Silent Night, Bloody Night

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A precursor to both Black Christmas (1974) and Halloween (1978), Silent Night, Bloody Night (1972) is something of an unsung classic in the Holiday Horror genre. Silent Night, Bloody Night preceded the film Sugar Cookies (1972) as a collaboration between co-writer and director Theodore Gershuny, producer Lloyd Kaufman, and actress Mary Woronov. Although Silent Night, Bloody Night wasn’t a big hit theatrically, it did become something of a holiday staple on television in the seventies and eighties.

The film opens with Woronov recounting how the Butler mansion has come to be bulldozed to the ground. The film focuses on these events and is primarily concerned with building up the mystery around the Butler House. Silent Night, Bloody Night is very much a film of local legends and ghost stories. When the heir to the Butler estate returns and a series of disappearances follow, Woronov becomes entangled in the mystery.

Silent Night, Bloody Night is part slasher and part Gothic horror. The emphasis on location and the extended flashback to the Butler Christmas party of 1935 are all suggestive of tropes in the Gothic tradition. Themes of incest, vengeance, murder, and insanity pack this extended flashback with images more akin to Amicus films than the gritty sleaze of American films of the time. The scenes of murder that juxtapose the Gothic trappings and the flashback draw their inspiration from the Italian giallo films.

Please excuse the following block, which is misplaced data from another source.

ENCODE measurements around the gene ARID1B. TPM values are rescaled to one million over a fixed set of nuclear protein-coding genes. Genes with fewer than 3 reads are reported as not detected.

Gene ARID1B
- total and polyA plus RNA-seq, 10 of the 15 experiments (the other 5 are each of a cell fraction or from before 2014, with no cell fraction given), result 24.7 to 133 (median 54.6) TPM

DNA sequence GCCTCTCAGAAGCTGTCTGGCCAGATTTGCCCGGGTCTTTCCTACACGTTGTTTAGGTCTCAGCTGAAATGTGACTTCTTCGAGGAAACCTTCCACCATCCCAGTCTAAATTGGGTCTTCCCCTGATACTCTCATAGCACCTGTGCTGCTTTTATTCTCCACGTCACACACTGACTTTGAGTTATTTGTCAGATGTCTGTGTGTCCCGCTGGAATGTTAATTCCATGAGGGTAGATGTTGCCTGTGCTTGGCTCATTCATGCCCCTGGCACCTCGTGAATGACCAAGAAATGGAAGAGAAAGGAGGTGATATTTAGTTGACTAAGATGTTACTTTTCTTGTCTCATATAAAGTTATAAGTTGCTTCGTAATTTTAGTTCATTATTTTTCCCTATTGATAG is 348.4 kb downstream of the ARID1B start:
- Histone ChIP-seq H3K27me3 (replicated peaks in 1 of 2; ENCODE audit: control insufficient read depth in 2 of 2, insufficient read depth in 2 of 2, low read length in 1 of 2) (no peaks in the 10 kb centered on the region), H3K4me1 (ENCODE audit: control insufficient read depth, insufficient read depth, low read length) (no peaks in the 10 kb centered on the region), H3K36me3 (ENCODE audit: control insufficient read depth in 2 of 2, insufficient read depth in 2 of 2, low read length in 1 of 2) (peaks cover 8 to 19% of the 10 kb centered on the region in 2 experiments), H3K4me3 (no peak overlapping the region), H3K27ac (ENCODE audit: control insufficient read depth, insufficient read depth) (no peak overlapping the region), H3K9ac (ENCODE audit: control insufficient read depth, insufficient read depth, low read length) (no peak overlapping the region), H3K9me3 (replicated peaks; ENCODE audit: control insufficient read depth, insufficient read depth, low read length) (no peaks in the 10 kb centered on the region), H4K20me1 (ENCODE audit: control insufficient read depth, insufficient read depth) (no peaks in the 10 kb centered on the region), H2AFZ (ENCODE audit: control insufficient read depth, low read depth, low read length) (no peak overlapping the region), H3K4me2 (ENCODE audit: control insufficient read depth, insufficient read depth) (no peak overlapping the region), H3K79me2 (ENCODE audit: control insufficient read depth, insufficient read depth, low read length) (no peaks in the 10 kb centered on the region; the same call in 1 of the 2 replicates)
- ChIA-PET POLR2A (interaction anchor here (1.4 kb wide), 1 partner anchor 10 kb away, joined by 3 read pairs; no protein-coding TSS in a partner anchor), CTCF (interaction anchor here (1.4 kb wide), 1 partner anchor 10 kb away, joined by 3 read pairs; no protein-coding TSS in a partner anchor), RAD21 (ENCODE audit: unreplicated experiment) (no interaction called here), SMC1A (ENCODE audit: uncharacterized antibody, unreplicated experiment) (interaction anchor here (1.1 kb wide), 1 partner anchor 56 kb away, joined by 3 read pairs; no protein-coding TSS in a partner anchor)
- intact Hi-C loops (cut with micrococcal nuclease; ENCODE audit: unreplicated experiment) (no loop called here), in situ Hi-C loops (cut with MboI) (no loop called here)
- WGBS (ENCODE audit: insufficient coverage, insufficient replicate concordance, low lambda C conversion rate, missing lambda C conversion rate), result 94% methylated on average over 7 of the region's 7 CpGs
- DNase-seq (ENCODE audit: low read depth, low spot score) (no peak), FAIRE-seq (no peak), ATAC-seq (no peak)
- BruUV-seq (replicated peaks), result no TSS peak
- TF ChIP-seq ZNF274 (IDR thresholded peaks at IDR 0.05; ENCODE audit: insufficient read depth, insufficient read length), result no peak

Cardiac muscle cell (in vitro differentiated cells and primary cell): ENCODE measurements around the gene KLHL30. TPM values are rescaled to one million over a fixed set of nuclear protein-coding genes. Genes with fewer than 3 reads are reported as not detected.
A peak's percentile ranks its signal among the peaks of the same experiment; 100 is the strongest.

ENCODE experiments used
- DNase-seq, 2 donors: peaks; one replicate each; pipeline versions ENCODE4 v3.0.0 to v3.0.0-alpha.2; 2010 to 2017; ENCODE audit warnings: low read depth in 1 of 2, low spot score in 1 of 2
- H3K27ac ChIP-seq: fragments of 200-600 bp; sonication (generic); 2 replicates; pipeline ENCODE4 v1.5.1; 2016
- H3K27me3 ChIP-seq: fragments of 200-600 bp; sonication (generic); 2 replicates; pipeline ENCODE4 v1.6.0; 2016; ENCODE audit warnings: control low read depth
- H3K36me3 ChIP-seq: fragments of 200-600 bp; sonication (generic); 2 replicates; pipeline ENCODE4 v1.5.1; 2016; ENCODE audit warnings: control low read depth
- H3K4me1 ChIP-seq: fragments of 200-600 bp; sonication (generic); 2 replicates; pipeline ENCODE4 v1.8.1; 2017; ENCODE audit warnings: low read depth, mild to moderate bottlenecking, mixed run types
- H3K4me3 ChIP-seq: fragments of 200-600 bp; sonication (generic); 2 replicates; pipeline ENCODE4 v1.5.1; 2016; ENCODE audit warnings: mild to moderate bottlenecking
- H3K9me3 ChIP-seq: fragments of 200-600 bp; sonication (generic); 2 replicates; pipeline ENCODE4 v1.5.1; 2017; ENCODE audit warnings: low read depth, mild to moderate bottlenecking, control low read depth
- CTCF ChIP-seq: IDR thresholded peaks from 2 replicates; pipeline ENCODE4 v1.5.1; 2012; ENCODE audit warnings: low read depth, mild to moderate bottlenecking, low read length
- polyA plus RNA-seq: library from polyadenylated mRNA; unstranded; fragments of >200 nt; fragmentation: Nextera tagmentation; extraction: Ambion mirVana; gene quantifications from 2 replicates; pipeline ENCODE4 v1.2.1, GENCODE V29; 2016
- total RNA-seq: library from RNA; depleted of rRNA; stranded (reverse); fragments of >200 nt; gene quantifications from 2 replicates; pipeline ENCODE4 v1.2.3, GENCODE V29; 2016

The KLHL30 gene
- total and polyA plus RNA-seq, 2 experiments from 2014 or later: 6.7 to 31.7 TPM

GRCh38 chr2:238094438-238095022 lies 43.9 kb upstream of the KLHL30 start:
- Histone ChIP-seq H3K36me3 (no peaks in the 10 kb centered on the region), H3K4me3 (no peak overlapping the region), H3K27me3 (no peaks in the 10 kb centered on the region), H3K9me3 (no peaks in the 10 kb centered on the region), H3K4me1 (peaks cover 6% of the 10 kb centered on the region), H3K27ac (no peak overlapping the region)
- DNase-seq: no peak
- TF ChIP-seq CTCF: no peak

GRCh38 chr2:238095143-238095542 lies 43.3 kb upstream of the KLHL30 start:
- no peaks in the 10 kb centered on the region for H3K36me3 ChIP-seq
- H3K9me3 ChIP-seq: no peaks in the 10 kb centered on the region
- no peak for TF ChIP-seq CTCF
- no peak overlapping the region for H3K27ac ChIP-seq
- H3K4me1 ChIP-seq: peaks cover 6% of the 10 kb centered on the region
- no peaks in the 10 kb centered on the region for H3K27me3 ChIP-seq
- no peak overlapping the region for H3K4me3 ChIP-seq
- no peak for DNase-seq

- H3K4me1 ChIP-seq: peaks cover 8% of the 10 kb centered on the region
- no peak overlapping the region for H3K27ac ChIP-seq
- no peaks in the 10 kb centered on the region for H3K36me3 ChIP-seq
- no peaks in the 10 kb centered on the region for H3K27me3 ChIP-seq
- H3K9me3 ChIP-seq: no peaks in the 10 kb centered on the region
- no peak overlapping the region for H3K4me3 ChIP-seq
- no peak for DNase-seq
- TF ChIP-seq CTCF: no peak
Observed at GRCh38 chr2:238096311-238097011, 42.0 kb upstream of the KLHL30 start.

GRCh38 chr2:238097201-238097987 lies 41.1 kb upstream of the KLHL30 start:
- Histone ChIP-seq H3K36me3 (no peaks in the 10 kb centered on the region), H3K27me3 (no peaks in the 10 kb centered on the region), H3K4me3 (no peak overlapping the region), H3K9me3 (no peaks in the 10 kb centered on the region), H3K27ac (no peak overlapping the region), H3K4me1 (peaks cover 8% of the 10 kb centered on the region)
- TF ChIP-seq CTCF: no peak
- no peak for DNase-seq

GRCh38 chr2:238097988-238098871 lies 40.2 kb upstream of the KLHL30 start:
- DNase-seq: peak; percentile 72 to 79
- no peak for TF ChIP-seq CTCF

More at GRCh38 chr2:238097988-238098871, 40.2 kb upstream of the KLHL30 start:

The combination of these to aesthetics is largely successful. Two unique stylistic trends are wed and blended together by the muted soundtrack and the holiday decor that often liters the mise en scène. Director Theodore Gershuny prioritizes atmosphere above all else in Silent Night, Bloody Night which is why the film is so affecting. Silent Night, Bloody Night is a quiet film wrought with the uneasiness of silence immersed in the trappings of Christmas.

The killer coming home and the mysterious phone calls in Silent Night, Bloody Night are the obvious elements that inspired both Bob Clark and John Carpenter. However the use of physical space and distinct locations coupled with diegetic sound reveals a debt to Let’s Scare Jessica To Death (1971). The intertextual web between Silent Night, Bloody Night and these other films is a perfect argument for the importance and impact of Silent Night, Bloody Night.

What’s even more unique about Silent Night, Bloody Night is its inclusion of underground film personalities. Mary Woronov, a Warhol superstar, is an obvious luminary of New York’s underground scene. But in Silent Night, Bloody Night she is joined by the legendary Candy Darling and Ondine as well as the great filmmaker Jack Smith. Like Sugar Cookies, Silent Night, Bloody Night bridges the gap between the underground and the grindhouse. These cult figures only appear in the extended flashback but their charisma is unmatched and lends the scene a uniquely disturbing energy.

Silent Night, Bloody Night is low budget genre filmmaking at its best. The fact that this film is overshadowed by so many lesser holiday horror films is a shame. Hopefully Silent Night, Bloody Night will be the subject of a new critical evaluation that results in a much needed restoration, but that might just take a Christmas miracle. Luckily, for now, Silent Night, Bloody Night can be watched in its entirety for free on Youtube in a less than pristine print.